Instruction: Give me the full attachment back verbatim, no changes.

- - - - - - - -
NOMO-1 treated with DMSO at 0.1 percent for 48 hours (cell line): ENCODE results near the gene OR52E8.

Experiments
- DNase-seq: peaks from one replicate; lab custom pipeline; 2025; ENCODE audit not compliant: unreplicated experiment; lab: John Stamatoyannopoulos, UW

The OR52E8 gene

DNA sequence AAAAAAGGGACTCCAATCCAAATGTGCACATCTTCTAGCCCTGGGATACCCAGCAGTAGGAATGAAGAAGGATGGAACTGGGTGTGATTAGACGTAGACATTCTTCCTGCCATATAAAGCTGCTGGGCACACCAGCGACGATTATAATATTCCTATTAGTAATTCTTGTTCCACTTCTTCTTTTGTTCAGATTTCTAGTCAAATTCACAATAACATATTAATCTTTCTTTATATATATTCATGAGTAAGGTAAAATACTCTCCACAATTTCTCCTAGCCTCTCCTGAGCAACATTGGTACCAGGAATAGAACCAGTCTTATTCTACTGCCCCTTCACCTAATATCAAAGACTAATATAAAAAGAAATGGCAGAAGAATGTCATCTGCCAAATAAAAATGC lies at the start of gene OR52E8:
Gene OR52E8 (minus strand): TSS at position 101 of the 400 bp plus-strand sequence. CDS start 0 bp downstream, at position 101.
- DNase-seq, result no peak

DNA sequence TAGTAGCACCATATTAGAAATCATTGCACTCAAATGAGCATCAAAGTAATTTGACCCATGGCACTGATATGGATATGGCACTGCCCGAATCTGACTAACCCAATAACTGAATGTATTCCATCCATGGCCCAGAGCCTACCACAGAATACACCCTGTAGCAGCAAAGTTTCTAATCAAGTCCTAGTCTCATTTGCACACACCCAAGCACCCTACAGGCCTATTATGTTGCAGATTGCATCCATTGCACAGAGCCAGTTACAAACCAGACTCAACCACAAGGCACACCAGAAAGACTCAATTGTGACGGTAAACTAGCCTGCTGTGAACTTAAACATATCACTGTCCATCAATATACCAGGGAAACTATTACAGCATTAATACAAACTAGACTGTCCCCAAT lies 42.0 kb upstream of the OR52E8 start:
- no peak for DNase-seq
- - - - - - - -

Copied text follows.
NOMO-1 treated with DMSO at 0.1 percent for 48 hours (cell line): ENCODE results near the gene OR52E8.

Experiments
- DNase-seq: peaks from one replicate; lab custom pipeline; 2025; ENCODE audit not compliant: unreplicated experiment; lab: John Stamatoyannopoulos, UW

The OR52E8 gene

DNA sequence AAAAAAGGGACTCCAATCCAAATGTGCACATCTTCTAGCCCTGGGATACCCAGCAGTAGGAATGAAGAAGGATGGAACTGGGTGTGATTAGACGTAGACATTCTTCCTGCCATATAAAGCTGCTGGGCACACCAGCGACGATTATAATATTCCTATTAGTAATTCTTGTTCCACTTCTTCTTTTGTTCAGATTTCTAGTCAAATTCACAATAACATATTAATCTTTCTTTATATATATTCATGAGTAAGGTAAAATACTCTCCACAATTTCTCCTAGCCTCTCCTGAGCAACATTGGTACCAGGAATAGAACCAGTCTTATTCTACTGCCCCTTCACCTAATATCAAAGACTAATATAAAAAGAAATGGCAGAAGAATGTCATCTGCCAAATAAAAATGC lies at the start of gene OR52E8:
Gene OR52E8 (minus strand): TSS at position 101 of the 400 bp plus-strand sequence. CDS start 0 bp downstream, at position 101.
- DNase-seq, result no peak

DNA sequence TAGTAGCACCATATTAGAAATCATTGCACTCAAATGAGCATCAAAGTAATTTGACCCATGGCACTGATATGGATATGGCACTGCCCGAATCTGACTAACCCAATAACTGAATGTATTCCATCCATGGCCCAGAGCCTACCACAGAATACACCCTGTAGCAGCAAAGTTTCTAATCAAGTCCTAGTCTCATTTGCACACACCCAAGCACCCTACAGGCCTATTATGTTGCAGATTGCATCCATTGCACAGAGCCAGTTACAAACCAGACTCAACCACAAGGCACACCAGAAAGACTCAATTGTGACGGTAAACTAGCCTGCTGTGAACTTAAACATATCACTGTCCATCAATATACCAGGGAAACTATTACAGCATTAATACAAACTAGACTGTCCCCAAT lies 42.0 kb upstream of the OR52E8 start:
- no peak for DNase-seq